Best VR Headsets (March 2017)

HTC Vive & Oculus Rift 373

VR as we know it has changed a lot over the last couple of years. Oculus, HTC, Sony, and Google arguably been some of the biggest forces in pushing forward VR in both the entry-level and high-end segments. But what are the best headsets out there? Good question.

If you’re a beginner, we recommend checking out Google Cardboard. But is it really worthy of a best list? Honestly, no, it’s a good starting point, but once you’ve experienced it, you’ll likely be craving something a bit more substantial. With that in mind, let’s first look at the best mobile VR headsets on the market, followed by the best high-end offerings.

Best Mobile VR headsets

Samsung Gear VR

Powered by the Gear S6 or S7 family, the Samsung Gear VR is one of the most long-established mobile VR platforms and has direct backing from Oculus itself. That means there are plenty of solid games and apps already out there. Even better, you can get the handset for as cheap as $50 and a compatible phone starts around $250.

Buy if:

  • You’re looking for a decent library of established VR games, apps, and experiences — though many of them are relatively shorter, snackable experiences.
  • You’re looking for a way more immersive than Google Cardboard, yet still highly portable.

Skip if:

  • You don’t have a Samsung Galaxy S6, S6 Edge, S6 Edge+, S7, or S7 Edge — and you don’t want to invest in a new phone.
  • You are looking for something truly immersive with more realistic graphics and more longer form games and experiences.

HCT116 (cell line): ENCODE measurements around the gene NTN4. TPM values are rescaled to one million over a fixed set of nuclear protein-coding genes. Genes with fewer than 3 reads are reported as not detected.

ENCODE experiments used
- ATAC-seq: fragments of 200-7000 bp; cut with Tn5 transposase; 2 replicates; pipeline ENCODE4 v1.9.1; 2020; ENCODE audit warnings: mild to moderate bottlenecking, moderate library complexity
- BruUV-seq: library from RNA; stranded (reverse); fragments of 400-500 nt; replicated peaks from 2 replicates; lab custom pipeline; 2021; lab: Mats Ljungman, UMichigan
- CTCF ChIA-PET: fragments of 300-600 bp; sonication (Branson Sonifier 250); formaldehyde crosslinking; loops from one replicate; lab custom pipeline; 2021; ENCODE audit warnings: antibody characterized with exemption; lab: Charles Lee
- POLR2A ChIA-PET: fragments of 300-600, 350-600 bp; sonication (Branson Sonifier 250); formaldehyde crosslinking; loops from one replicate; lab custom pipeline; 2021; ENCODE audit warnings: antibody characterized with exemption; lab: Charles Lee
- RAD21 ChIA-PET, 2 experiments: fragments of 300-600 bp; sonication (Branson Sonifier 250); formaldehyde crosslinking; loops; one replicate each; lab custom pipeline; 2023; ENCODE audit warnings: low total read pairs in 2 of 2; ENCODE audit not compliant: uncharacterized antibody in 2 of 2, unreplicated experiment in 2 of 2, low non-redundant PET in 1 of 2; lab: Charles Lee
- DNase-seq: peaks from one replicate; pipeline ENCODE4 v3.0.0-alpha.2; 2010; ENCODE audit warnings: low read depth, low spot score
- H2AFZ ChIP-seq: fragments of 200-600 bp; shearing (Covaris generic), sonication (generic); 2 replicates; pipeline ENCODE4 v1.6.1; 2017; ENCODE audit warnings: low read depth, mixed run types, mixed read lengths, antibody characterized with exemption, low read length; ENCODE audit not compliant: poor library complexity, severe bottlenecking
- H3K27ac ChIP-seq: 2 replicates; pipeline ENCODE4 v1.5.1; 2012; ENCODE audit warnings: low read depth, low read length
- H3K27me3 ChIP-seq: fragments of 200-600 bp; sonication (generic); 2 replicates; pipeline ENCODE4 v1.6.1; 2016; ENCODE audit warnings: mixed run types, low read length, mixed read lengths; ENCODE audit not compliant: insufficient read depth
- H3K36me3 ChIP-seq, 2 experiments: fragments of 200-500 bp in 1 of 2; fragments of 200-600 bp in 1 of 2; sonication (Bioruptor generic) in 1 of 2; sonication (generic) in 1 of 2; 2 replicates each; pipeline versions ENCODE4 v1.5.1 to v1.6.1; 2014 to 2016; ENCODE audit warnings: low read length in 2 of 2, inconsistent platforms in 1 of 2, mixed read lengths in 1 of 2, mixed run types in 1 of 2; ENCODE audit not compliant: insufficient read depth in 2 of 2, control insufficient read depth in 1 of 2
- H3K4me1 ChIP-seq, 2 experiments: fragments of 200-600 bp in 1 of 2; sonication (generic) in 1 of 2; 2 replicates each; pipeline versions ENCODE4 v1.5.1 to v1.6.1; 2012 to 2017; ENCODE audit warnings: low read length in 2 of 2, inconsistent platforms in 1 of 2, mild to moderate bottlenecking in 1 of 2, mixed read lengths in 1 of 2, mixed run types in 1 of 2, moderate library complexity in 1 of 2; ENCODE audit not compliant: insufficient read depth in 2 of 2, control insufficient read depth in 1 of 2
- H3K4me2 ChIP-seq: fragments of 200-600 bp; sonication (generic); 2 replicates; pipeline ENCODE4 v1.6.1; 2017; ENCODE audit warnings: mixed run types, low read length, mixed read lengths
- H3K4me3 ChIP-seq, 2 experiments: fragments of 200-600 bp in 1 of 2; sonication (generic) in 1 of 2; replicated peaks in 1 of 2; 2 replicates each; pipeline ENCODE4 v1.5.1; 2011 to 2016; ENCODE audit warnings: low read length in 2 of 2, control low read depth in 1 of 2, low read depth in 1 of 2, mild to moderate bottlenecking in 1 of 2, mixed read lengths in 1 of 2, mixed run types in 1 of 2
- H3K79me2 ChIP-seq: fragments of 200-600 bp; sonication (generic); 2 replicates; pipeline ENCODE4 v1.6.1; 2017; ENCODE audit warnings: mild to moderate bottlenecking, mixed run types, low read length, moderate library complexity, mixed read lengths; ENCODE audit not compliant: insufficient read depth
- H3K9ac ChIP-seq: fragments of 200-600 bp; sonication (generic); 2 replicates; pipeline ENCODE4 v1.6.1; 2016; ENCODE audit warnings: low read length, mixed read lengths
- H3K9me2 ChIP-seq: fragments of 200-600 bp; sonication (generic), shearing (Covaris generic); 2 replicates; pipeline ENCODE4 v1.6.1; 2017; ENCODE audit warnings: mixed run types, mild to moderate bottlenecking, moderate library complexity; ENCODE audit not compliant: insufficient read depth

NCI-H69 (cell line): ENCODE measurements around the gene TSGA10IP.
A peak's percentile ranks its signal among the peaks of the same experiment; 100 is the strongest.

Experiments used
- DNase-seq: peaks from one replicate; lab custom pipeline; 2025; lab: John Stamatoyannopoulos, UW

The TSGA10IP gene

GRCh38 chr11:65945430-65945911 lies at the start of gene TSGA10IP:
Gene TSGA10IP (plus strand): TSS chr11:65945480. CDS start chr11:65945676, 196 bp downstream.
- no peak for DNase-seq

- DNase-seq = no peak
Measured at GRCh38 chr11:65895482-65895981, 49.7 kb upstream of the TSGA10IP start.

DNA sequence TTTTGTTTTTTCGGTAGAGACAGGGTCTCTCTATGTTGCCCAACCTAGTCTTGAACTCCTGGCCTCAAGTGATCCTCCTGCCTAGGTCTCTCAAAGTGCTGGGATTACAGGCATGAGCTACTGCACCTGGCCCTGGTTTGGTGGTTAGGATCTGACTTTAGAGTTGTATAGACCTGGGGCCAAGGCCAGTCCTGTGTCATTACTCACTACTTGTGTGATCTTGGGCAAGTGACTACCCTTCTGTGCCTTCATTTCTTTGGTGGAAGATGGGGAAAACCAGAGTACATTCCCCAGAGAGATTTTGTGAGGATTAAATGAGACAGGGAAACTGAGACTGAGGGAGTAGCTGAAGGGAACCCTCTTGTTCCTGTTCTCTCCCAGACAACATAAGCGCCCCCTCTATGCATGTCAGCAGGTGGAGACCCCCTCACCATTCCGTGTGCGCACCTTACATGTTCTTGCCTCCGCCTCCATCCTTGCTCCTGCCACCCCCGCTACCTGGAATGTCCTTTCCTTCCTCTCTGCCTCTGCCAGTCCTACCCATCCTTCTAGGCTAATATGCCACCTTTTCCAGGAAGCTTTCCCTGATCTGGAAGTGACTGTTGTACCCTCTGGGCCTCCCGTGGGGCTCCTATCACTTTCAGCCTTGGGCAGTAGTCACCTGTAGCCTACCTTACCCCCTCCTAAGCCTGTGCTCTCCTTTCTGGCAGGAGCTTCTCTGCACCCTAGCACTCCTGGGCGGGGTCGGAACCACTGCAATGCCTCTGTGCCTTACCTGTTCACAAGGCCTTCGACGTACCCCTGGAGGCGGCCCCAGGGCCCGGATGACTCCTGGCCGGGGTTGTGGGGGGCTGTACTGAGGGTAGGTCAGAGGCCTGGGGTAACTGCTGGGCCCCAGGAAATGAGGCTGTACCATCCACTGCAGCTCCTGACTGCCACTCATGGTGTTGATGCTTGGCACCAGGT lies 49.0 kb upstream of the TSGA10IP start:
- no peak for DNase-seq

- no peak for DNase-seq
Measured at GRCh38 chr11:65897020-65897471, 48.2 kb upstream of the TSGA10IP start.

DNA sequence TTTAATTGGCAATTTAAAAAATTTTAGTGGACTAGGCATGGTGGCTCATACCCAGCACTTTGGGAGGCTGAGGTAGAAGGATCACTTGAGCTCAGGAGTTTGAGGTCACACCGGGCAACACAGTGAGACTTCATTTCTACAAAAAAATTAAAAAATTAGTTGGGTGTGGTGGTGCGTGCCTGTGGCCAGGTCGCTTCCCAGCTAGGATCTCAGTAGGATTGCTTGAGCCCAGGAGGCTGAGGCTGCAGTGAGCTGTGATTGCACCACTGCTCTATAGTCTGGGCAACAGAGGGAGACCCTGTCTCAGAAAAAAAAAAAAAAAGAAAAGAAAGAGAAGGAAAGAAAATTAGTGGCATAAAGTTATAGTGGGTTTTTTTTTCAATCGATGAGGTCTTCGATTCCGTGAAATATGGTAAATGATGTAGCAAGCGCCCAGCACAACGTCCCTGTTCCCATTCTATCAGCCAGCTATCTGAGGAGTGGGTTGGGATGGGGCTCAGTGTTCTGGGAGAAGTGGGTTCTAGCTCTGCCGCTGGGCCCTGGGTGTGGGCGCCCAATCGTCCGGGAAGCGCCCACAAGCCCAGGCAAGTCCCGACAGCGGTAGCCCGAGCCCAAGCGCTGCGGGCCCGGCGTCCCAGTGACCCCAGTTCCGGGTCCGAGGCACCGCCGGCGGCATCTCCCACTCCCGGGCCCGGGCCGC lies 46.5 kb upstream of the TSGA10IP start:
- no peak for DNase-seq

Google Daydream View

A newcomer to the mobile VR game, Google Daydream is essentially the evolution of Google Cardboard, offering an experience similar though arguably slightly more advanced than the Gear VR. Though the current library is small, with Google’s backing we expect it to expand fast. Pricing is set at $49 with a growing number of supported phones, starting at $395.

Buy if:

  • You own a Pixel, Axon 7, or plan to buy a ‘high-end’ Android phone sometime this year from someone other than Samsung.
  • You’re looking for a way more immersive than Google Cardboard and arguably a step above the Gear VR (thanks to motion controllers), but still want something portable.

Skip if:

  • You have or plan to buy a lower or mid-range phone, or if you’d rather get a high-end Samsung device.
  • You are looking for something truly immersive with more realistic graphics and more longer form games and experiences.

Best high-end VR headsets

Sony Playstation VR

Powered by the Sony PS4, the Playstation VR is almost as advanced as the PC-based Rift or the Vive, but considerably cheaper. The headset will set you back around $499, with the PS4 starting at $270. The total cost for the headset is higher than the others, but the experience is much better. If you are already a gamer, this is no-brainer route to VR.

Buy if:

  • You are looking for a hassle-free high-end VR system that works without a high-end PC.
  • You want tons of mainstream games and experiences from AAA studios, as well as indie groups.

Skip if:

  • You don’t own a Playstation 4 or aren’t interested in investing in one. 
  • You want the most bleeding edge specs, graphics, and more advanced motion tracking capabilities. The PSVR is great here, but the Vive or Rift are a step above.